Reimagining Pathways from Birth through Post-secondary that Open Doors to Economic Opportunity
Our siloed K-12 system is a relic of the past. The educational and economic inequities that COVID has exacerbated require that we create coherent pathways to opportunity, beginning in early childhood and continuing through high school and beyond to set all students on a pathway to economic opportunity. We must build on the success of Universal Pre-K, ensure students achieve early literacy, support secondary students as they choose and prepare for their next steps, and partner with CUNY in high school and beyond to ensure students are on pathways to family-sustaining jobs.
We are committing to the following policies and programs:
High-quality early childhood education is central to building a strong foundation for students’ futures and to enabling our economy to recover and thrive after the pandemic. New York City has made substantial progress in access to Pre-K, but with childcare deserts, under-valued staff, and the childcare sector among those hardest hit by pandemic-induced closures, we are far from meeting all families’ needs. This is a national problem that will take action from the federal government and states, and we will advocate strongly at both levels for additional resources for providers and families. But our city can do more to serve families better.
We must begin by strengthening coordination across the Department of Education, Department of Health, and community-based organizations (CBOs) to identify the most critical geographic gaps in 3K and Pre-K programs, and to better match family needs to specific program offerings. Placement decisions between CBO- or DOE-run 3K/Pre-K programs do not consistently fully consider which programs best meet a family’s needs—for example, for extended day and year coverage. Improved outreach to immigrant, multi-lingual, and other low-income families is needed to better support them through the application process, including through CBOs with pre-existing connections to these families. This is particularly challenging for families of children with disabilities, as they navigate multiple city agencies through the transitions from Early Intervention to 3K and Pre-K, and for whom there are too few high-quality options in these critical early years. Finally, conflicting Department of Health and Department of Education rules can cause confusion within community-based organizations, impacting their ability to focus on providing care and education.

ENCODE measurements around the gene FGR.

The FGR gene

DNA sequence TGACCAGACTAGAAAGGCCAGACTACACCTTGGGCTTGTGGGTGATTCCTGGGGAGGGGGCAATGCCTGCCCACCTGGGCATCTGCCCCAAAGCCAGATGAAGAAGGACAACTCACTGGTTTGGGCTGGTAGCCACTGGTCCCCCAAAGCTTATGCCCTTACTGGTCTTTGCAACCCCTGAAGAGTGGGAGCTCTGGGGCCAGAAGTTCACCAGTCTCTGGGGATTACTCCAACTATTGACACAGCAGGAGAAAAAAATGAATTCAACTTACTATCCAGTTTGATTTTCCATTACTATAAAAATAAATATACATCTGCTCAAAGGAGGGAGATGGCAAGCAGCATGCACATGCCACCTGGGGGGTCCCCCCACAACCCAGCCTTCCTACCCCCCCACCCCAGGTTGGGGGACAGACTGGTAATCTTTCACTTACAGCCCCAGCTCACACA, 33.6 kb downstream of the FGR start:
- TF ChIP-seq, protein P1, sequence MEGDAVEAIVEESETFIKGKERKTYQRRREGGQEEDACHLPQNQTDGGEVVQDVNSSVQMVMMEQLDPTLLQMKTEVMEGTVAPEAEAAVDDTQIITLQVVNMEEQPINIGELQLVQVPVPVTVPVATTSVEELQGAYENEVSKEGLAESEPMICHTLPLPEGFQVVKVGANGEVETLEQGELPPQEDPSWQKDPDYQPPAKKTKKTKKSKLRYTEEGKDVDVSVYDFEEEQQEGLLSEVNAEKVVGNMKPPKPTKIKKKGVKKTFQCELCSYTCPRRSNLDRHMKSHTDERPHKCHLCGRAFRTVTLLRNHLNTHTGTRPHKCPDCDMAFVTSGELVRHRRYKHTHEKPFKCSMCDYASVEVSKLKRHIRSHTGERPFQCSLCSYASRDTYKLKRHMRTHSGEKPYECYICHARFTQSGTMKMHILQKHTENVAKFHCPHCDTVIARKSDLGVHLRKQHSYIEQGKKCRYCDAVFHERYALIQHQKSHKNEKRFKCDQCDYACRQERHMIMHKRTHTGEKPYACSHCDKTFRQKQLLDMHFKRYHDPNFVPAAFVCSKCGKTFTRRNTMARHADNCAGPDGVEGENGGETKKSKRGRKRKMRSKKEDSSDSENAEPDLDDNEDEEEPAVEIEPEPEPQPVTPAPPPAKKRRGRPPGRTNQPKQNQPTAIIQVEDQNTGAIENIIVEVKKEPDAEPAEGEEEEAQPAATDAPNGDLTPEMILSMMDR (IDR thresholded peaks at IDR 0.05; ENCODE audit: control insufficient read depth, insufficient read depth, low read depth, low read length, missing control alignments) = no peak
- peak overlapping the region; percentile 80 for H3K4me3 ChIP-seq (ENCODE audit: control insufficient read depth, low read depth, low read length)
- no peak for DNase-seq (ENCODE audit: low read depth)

Early childhood classrooms are among the most segregated educational spaces in the city and country, due to a mix of residential segregation, family preference, and the fragmented early education landscape, with its mix of longstanding, targeted public programs such as Head Start and Early Head Start, newer universal and targeted programs, and private programs that are frequently unaffordable for working families. The city should work with DOE and CBO child care provider centers to find creative ways to encourage more integration of programs and classrooms through subsidies and technical assistance to providers to blend public (Head Start, state, city) and private funding sources.
To allow more early childhood leaders to focus on quality, city technical assistance could be provided to lower administrative burdens and improve center financial sustainability so that center directors and educators can focus on serving children. For example, we could follow the example of cities like Richmond, VA in establishing shared services organizations that provide administrative and other professional support to networks of smaller centers. These organizations would handle non-instructional operations, enrollment management, and grant and contract acquisition and compliance while allowing center heads and staff to spend more time focusing on teaching and supporting children’s development.
Finally, we must invest in our early childhood workforce through new pathways, increased salaries and training efforts. Early childhood workers are predominantly women of color; and as we have seen throughout the pandemic, they are both critical to our city’s economy and systematically undervalued by the system. We can learn from Children’s Aid, which recruits parents to volunteer on center committees, and offers tuition assistance and guidance to support them in becoming substitute staff, teaching assistants, and eventually teachers and even center heads. Another model is the CUNY Early Childhood Workforce Scholarship, which offers financial assistance for pursuing higher education to employees of licensed early childhood programs in New York City who work at least 20 hours per week. Meanwhile, CUNY’s Early Childhood Professional Development Institute is working with New York State’s New York Works for Children initiative to revise a career ladder for early childhood educators including their required skills, credentials, responsibilities, and salary ranges, offering a potential framework for improved quality and equity across all ECE providers.